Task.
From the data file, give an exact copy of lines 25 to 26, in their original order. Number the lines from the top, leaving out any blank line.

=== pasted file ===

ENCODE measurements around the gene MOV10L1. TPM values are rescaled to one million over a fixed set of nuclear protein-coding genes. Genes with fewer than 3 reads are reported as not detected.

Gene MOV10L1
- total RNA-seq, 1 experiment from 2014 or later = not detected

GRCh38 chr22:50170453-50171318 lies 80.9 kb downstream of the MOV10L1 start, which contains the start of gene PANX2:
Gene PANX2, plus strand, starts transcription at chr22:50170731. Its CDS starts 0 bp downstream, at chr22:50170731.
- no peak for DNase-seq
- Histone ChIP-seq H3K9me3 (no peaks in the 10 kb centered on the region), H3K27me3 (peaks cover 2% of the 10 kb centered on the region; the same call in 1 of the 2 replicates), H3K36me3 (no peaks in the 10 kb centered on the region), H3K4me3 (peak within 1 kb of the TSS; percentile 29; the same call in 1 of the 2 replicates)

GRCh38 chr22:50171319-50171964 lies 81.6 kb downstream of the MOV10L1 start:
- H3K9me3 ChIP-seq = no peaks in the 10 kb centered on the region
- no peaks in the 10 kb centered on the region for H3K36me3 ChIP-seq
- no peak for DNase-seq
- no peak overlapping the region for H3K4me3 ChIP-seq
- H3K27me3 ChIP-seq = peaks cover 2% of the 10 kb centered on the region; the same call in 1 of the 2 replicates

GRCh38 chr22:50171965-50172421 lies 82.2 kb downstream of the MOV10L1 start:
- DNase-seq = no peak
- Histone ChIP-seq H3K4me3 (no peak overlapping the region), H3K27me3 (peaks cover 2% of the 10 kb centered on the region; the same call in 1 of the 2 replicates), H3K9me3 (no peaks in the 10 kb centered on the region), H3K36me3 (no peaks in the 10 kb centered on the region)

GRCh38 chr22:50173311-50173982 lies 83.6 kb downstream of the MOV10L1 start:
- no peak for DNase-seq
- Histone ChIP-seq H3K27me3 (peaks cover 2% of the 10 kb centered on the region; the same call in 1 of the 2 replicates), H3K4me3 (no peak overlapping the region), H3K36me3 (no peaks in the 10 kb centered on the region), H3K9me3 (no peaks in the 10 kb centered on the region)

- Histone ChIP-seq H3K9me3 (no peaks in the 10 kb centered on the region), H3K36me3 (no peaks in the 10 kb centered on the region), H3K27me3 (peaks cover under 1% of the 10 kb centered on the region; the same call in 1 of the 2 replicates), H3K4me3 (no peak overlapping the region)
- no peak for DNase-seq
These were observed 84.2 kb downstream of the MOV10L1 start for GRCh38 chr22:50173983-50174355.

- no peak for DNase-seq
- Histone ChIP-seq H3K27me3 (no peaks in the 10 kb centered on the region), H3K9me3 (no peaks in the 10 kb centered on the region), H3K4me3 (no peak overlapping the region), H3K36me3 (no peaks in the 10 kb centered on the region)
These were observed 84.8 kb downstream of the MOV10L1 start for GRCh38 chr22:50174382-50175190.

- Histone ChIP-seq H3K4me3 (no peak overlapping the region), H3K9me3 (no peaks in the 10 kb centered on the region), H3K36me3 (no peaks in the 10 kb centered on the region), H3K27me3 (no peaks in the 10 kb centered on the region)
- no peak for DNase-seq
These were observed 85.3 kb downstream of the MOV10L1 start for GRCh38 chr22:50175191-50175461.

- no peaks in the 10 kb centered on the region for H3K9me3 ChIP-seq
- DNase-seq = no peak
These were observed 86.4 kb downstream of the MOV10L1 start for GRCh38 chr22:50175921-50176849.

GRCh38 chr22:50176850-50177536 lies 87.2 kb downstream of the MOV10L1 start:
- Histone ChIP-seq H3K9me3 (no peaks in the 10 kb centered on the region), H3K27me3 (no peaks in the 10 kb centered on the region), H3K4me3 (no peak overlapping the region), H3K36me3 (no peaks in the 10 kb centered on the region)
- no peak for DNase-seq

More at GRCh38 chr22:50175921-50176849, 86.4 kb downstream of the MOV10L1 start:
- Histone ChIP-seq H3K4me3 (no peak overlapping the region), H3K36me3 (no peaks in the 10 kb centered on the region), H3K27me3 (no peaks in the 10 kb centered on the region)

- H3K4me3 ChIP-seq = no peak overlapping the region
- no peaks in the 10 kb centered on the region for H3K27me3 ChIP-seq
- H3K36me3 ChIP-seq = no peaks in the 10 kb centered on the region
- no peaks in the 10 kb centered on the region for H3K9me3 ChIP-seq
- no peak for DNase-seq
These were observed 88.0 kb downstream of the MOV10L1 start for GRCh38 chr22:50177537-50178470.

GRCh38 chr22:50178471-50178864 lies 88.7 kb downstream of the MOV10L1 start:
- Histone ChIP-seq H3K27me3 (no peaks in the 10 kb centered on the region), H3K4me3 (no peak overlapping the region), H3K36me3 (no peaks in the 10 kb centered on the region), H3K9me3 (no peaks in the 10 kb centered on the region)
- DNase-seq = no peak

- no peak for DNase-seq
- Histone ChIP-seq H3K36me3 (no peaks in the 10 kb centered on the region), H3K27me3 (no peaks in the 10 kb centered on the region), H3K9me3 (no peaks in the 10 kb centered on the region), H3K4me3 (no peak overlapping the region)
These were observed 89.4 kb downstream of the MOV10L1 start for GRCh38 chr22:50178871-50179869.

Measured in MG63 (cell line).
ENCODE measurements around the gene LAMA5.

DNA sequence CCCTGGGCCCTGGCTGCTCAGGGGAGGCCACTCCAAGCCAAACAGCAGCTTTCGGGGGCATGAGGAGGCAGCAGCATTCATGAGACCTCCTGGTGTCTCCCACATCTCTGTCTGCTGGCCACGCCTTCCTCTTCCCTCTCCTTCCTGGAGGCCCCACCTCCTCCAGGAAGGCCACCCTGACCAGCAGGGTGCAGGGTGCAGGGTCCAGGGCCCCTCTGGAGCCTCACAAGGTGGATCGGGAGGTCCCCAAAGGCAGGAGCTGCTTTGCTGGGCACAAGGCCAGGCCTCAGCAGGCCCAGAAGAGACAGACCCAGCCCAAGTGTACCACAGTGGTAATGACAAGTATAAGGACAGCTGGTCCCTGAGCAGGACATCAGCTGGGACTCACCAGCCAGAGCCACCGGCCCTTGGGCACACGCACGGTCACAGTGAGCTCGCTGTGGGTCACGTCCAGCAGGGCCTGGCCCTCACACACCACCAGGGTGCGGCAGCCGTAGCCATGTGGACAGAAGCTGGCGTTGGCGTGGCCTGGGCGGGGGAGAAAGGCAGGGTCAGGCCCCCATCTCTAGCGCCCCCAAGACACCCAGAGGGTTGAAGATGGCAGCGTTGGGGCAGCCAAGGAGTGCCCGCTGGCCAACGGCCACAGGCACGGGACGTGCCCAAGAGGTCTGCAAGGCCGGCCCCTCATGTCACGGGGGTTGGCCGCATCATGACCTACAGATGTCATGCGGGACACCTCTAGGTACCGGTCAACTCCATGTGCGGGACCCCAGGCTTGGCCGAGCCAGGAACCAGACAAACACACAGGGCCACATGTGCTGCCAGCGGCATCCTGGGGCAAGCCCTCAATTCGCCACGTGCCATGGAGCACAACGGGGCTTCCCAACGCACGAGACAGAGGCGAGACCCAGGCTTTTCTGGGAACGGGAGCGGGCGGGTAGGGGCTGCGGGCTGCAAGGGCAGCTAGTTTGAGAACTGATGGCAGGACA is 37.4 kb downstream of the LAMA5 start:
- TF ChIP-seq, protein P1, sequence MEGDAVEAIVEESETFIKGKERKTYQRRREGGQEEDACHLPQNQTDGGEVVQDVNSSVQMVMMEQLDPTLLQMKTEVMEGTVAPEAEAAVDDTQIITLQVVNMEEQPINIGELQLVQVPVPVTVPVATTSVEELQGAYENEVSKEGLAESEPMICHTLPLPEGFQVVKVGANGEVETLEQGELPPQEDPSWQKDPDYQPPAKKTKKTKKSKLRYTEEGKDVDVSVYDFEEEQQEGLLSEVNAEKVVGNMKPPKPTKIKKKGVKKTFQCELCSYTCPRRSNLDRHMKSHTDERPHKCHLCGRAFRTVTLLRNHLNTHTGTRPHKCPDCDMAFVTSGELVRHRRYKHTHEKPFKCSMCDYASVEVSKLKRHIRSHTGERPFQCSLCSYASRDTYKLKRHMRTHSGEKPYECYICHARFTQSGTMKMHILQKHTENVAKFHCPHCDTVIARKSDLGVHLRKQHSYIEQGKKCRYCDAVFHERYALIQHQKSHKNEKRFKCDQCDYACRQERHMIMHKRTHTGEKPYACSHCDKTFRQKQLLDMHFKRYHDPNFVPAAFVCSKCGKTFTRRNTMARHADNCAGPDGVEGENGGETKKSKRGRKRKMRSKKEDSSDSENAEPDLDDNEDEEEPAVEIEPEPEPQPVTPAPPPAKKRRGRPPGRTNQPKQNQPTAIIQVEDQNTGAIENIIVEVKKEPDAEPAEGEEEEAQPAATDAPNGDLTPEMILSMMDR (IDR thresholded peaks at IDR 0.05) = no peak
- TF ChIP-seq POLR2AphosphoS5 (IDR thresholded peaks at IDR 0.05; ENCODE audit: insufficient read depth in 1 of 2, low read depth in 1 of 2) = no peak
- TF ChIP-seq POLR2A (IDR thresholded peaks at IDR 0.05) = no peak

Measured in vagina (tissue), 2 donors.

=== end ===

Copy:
These were observed 84.8 kb downstream of the MOV10L1 start for GRCh38 chr22:50174382-50175190.

- Histone ChIP-seq H3K4me3 (no peak overlapping the region), H3K9me3 (no peaks in the 10 kb centered on the region), H3K36me3 (no peaks in the 10 kb centered on the region), H3K27me3 (no peaks in the 10 kb centered on the region)